Trail freshman nationally ranked BMX racer
Kim Dominick recalls the time her son, Colin, received a Mongoose bicycle for his eighth birthday. With the bike came a special offer for a free 30-day membership to a local track, which happened to be Cedar BMX in Clarks Summit.
When they got to the track, Kim saw how long it was and didn’t think Colin would enjoy it. But three hours later, she said she and her husband, Nick, couldn’t get their son off of the bike, something they still haven’t been able to do to this day.
Colin, a 14-year-old freshman at Lackawanna Trail, is a four-time Pennsylvania state BMX champion. Last year, he took his talents to the national circuit, and his success there has resulted in a No. 15 national ranking by USABMX.com for his age group.
“I just started doing it for the fun of it and hanging out with my friends at the track,” Colin said. “But as I was getting better, I liked competing more and more.”
Growing up, Colin participated in and enjoyed multiple sports, including baseball, football and soccer. But after he got his Mongoose and started getting more interested in BMX, Kim noticed his son’s sports priorities begin to change.
“He started with that bike we got him for his birthday, and he started winning,” she said. “He fell in love with the sport — he found his passion.”
Colin started racing at local events when he was nine. After finding success in that circuit, he moved on to state competition. But the results didn’t change.
As he progressed in each age group over the last four years, Colin kept ending each season as state champion, which is determined by points accumulated throughout the year from competing in a certain amount of races.
While he was dominating the state circuit, he also competed in some national races. But in 2009 Colin was faced with a dilemma.
He was a member of the minor league Christy Mathewson all-star baseball team. At the same, the First State Nationals were being held in Delaware.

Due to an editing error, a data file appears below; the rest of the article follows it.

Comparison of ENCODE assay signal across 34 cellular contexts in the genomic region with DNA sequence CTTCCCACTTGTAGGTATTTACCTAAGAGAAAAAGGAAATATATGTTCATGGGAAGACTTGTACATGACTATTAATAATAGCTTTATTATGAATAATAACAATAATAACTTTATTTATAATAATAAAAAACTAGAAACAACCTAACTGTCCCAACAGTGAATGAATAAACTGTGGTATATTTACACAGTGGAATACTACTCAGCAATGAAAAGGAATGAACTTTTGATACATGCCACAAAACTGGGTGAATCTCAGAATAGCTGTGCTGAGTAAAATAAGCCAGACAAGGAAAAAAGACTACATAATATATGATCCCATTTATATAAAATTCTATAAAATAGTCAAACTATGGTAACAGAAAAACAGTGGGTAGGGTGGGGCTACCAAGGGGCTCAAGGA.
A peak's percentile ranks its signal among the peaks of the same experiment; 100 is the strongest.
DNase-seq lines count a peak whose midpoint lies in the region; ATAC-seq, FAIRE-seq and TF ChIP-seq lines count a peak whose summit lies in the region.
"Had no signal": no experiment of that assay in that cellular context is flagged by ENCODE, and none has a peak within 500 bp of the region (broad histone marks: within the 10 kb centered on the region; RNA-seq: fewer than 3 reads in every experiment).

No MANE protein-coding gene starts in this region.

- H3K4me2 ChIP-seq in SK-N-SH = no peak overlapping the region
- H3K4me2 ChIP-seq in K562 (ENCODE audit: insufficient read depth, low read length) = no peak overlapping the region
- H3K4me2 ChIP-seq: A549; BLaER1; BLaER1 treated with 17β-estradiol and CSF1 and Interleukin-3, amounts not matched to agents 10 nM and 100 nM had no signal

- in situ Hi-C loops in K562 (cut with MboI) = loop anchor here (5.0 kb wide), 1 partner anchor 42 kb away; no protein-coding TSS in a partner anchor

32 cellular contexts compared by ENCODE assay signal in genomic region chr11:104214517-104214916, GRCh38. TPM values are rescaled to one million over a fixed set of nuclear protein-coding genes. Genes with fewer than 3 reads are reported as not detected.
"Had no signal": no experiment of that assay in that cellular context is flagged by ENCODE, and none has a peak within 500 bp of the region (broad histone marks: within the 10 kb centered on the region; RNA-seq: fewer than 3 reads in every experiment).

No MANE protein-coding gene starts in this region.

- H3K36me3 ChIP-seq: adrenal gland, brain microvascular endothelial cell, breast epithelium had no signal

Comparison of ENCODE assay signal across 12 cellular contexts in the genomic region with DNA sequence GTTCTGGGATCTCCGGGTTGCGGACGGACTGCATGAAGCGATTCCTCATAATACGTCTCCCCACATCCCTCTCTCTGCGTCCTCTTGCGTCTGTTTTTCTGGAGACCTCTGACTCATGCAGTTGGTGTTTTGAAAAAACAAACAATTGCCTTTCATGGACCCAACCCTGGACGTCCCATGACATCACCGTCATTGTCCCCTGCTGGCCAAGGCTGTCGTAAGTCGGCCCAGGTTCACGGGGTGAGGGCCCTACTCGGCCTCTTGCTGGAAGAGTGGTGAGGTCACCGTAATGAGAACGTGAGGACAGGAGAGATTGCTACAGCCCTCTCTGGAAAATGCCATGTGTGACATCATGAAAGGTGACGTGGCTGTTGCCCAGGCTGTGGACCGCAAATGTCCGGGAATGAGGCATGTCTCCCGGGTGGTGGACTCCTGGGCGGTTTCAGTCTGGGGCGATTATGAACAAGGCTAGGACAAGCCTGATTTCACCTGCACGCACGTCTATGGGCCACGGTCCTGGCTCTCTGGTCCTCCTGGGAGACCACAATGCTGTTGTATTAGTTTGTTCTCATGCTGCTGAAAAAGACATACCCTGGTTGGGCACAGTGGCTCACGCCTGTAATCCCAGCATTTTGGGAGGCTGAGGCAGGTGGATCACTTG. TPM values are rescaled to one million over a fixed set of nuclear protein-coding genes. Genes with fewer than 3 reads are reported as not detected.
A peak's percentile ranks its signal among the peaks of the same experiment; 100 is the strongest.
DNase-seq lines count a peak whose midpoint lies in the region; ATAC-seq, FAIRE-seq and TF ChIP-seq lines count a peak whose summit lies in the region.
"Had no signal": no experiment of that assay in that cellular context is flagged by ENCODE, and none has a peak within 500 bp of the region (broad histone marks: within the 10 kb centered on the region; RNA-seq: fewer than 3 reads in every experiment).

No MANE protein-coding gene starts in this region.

“I told him he had to go to his baseball game because it’s a team thing,” Kim said. “The following year, he told me he didn’t want to do baseball (anymore).”
With his focus solely on BMX, Colin competed in 10 national events last year and made the finals in each one. He reached the podium six times, finishing in second and third place three times each.
But his hard work didn’t come to fruition until his final event of the season. Over Thanksgiving weekend, Colin competed in the USA BMX Grand National in Tulsa, Okla.
With a solid performance over the two-day event, Colin earned the No. 15 ranking among 14-year-olds in the country.
“It was just a huge race, there were so many kids and I did really well,” he recalled. “It was a great feeling (when I found out my ranking).”
The BMX season runs Jan. 1 through Dec. 15. But living in Northeast Pennsylvania has its disadvantages. There are national races every week, but Colin likely won’t start his season until April or May because of the cold weather. By that time, his main competition — those who live in warmer climates — will have had a three- or four-month head start.
But it doesn’t bother him that much. In fact, he said that makes him take more pride in his national standing.
“I do feel a little bit of a disadvantage because they get to race all year,” he said. “I kind of get out of the racing mode a little bit, and then I have to work a little bit harder to get back into my skills.
“But I think (my ranking) shows that I work harder because they have an advantage, and I have to work for my position in there.”
When he can, Colin, a National Junior Honor Society member, said he will find a way to keep active on the bike. He recently made a trip to Cranx Indoor and Outdoor Bike and Sports Park in Syracuse to practice.
Colin has competed in Ohio, Pittsburgh, Delaware and Maryland. He said he hopes to return to those places and also compete in new venues, including a race in Canada.
Although it’ll be a new season, succeeding at the highest level and the thrill that BMX provides him doesn’t get old.
“(This season) I hope I get another national position,” he said. “I hope to do this as long as I can. “I love it.